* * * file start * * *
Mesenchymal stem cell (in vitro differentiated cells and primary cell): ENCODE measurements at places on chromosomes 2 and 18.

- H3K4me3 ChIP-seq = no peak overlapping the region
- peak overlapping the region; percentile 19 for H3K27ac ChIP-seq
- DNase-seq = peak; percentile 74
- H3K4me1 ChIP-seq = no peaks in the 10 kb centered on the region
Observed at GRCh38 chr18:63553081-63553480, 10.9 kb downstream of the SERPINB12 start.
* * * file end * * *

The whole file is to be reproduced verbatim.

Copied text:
Mesenchymal stem cell (in vitro differentiated cells and primary cell): ENCODE measurements at places on chromosomes 2 and 18.

- H3K4me3 ChIP-seq = no peak overlapping the region
- peak overlapping the region; percentile 19 for H3K27ac ChIP-seq
- DNase-seq = peak; percentile 74
- H3K4me1 ChIP-seq = no peaks in the 10 kb centered on the region
Observed at GRCh38 chr18:63553081-63553480, 10.9 kb downstream of the SERPINB12 start.